A ex-Rifles has praised the rugby family for helping him to deal with Post-Traumatic Stress Disorder (PTSD) and financial issues.

Chris Tandy, 30, left the Rifles five years ago and suffered with PTSD as he came back into civilian life.

However, he has been helped in the last year by the support networks at Painswick Rugby Club and Rugby For Heroes.

Chris Tandy packs down for Painswick
Chris Tandy packs down for Painswick

Tandy said: “I really struggled to adapt to civilian life when I came out of the army and had problems with PTSD.

“Since joining Painswick it has helped me to get away from some of the issues I was having and adapt to civilian life.”

The prop, who lives in Gloucester, played rugby before he joined the army.

Tandy served in Afganistan, he also had postings in Canada, Germany, Cyprus and Dubai.

He said: “Both the army and rugby have a lot of the same core values and that has helped me to be able to readapt to civiliam live.

“The teamwork and the integration between everyone in the squads are very similar.

“There is a good support network around the club.

“Playing the game, it is good to be able to get that aggression out and hit the opposition harder than they hit me.”

Chris Tandy helping to paint the clubhouse at Natwest Rugby Force day despite his broken ankle
Chris Tandy helping to paint the clubhouse at Natwest Rugby Force day despite his broken ankle

Tandy has since began working with Rugby For Heroes and completed both his RFU Coaching Level Two and Refereeing Level One qualifications.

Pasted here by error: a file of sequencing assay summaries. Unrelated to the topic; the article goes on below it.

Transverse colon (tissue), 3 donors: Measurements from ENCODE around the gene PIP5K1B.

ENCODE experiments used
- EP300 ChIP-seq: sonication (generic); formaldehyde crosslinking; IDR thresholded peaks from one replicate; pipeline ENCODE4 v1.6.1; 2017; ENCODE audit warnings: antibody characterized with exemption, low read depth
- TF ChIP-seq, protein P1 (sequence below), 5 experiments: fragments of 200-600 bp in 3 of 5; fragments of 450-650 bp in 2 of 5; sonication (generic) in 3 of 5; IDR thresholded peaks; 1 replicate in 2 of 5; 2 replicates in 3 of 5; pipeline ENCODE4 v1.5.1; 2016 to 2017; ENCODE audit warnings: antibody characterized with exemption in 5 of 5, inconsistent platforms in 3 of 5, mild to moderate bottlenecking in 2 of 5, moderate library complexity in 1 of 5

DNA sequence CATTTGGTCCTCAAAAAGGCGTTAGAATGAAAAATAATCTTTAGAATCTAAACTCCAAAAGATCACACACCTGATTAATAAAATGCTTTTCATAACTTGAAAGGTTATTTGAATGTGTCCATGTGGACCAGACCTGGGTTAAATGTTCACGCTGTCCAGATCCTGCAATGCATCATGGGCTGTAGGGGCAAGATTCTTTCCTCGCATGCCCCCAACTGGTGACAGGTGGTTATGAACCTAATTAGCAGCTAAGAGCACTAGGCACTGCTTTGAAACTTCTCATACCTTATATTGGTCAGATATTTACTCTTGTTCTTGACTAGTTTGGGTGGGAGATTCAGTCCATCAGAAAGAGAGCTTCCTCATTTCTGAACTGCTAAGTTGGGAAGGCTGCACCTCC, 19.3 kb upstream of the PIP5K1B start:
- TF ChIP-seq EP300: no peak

“Working with Rugby For Heroes has been a great help,” said Tandy.

“Now that they have helped me to get these awards I want to help to give something back to Painswick.

“The seniors don’t have a great deal to do with the Colts at the moment but I want to help to coach them.

“It will get everything at the club moving in the same direction, helping to create the next generation for the senior side.”

Tandy found himself in financial trouble after injury forced him out of his work as a driver and a security guard.

Chris Tandy of Painswick
Chris Tandy of Painswick

He said: “I wasn’t insured when I broke my ankle playing rugby, so it screwed me over.

“I haven’t been able to work, so we have struggled to pay bills.

“My wife has been working full-time to try to pay the bills but we have still been struggling.”

At this point his Painswick teammates did something incredible to help him.

Tandy said: “The lads had a whip round to get together the money to help us pay our bills.

“I struggled with it at first, I’ve always been a proud man person and I would rather help people out than be helped.

“But my wife spoke to me and it was a huge help. It just shows how strong the rugby family is and how much they can help.”


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